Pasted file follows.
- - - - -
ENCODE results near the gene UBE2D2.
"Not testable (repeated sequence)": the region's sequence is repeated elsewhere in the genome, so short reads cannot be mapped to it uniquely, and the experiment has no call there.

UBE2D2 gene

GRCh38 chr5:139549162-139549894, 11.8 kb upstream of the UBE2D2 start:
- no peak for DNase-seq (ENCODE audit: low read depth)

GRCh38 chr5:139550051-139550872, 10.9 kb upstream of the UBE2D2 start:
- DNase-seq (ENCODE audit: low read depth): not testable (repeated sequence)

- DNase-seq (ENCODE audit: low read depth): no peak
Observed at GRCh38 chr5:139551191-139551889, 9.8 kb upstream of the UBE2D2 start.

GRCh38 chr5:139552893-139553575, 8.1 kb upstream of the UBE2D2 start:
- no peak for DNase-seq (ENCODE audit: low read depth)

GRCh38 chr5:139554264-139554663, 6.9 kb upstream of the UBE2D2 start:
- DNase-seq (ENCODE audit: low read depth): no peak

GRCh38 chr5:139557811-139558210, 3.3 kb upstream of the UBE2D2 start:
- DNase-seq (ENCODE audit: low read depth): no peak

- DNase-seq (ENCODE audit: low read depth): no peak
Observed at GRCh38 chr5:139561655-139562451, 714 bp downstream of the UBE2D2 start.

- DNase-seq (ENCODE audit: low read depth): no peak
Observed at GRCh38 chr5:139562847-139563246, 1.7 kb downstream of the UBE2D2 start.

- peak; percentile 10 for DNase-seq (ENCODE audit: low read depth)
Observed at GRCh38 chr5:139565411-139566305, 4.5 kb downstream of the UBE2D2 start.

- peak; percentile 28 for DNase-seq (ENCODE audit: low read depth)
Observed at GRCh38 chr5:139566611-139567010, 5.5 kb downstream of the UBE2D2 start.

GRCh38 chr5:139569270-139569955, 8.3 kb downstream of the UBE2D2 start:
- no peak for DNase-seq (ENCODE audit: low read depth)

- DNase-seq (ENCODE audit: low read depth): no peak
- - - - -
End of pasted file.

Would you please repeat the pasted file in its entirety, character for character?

ENCODE results near the gene UBE2D2.
"Not testable (repeated sequence)": the region's sequence is repeated elsewhere in the genome, so short reads cannot be mapped to it uniquely, and the experiment has no call there.

UBE2D2 gene

GRCh38 chr5:139549162-139549894, 11.8 kb upstream of the UBE2D2 start:
- no peak for DNase-seq (ENCODE audit: low read depth)

GRCh38 chr5:139550051-139550872, 10.9 kb upstream of the UBE2D2 start:
- DNase-seq (ENCODE audit: low read depth): not testable (repeated sequence)

- DNase-seq (ENCODE audit: low read depth): no peak
Observed at GRCh38 chr5:139551191-139551889, 9.8 kb upstream of the UBE2D2 start.

GRCh38 chr5:139552893-139553575, 8.1 kb upstream of the UBE2D2 start:
- no peak for DNase-seq (ENCODE audit: low read depth)

GRCh38 chr5:139554264-139554663, 6.9 kb upstream of the UBE2D2 start:
- DNase-seq (ENCODE audit: low read depth): no peak

GRCh38 chr5:139557811-139558210, 3.3 kb upstream of the UBE2D2 start:
- DNase-seq (ENCODE audit: low read depth): no peak

- DNase-seq (ENCODE audit: low read depth): no peak
Observed at GRCh38 chr5:139561655-139562451, 714 bp downstream of the UBE2D2 start.

- DNase-seq (ENCODE audit: low read depth): no peak
Observed at GRCh38 chr5:139562847-139563246, 1.7 kb downstream of the UBE2D2 start.

- peak; percentile 10 for DNase-seq (ENCODE audit: low read depth)
Observed at GRCh38 chr5:139565411-139566305, 4.5 kb downstream of the UBE2D2 start.

- peak; percentile 28 for DNase-seq (ENCODE audit: low read depth)
Observed at GRCh38 chr5:139566611-139567010, 5.5 kb downstream of the UBE2D2 start.

GRCh38 chr5:139569270-139569955, 8.3 kb downstream of the UBE2D2 start:
- no peak for DNase-seq (ENCODE audit: low read depth)

- DNase-seq (ENCODE audit: low read depth): no peak